The decision Friday by U.S. District Judge Barbara Crabb could have far-reaching financial ramifications for pastors, who currently can use the untaxed income to pay rental housing costs or the costs of home ownership, including mortgage payments and property taxes.
“It’s a really big deal,” said Annie Laurie Gaylor, co-president of the Madison-based Freedom From Religion Foundation, which filed the lawsuit. “A church currently could pay a minister 0,000 but designate 0,000 of it a housing allowance so that only 0,000 would be taxed as salary.”
Crabb acknowledged in her decision that the exemption is a boon to ministers, referencing a 2002 statement by then-U.S. Rep. Jim Ramstad of Minnesota that the tax exemption would save clergy members .3 billion in taxes from 2002-2007. But she said the magnitude of the benefit only underscores what’s wrong with the law.
The exemption “provides a benefit to religious persons and no one else, even though doing so is not necessary to alleviate a special burden on religious exercise,” Crabb wrote.
The defendants in the case are U.S. Treasury Secretary Jacob Lew and acting IRS commissioner Daniel Werfel. Attempts to reach those agencies late Friday were unsuccessful.
Crabb said the defendants did not identify a reason that a requirement on ministers to pay taxes on a housing allowance is more burdensome for them than for the many millions of others who must pay taxes on income used for housing expenses.
Gaylor called the lawsuit “a sleeper,” saying it has received little media attention and may not be widely known by religious organizations. That will no doubt change with this win, she said. Given the dollar figures at stake, she expects clergy members to pressure the White House to appeal the decision to the 7th U.S. Circuit Court of Appeals in Chicago.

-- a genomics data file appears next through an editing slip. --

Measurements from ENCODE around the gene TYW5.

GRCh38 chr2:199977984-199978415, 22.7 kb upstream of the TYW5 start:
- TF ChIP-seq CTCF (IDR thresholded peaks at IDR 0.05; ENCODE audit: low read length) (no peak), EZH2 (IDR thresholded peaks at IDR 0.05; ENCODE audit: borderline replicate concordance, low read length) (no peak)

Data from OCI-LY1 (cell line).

“Once the clergy get wind of it, I expect they will be very upset,” she said.
Crabb is a judge in the U.S. District Court for the Western District of Wisconsin.
The law, passed by Congress in 1954, allows a clergy member to use the untaxed income to purchase a home, and then, in a practice known as “double dipping,” deduct interest paid on the mortgage and property taxes, the foundation said.
“The court’s decision does not evince hostility to religion — nor should it even seem controversial,” foundation attorney Richard L. Bolton said in a statement. “The court has simply recognized the reality that a tax-free housing allowance available only to ministers is a significant benefit from the government unconstitutionally provided on the basis of religion.”
Clergy may exempt from taxable income up to the fair market rental value of their home, a measure particularly helpful to well-heeled pastors, Gaylor said.
“When you’re dealing with some of these mega-church pastors with huge mansions, they can be paid an enormous amount in housing allowances,” she said.
On its website, GuideStone, a Christian financial services provider based in Dallas, calls the housing allowance “the most important tax benefit available to ministers.”
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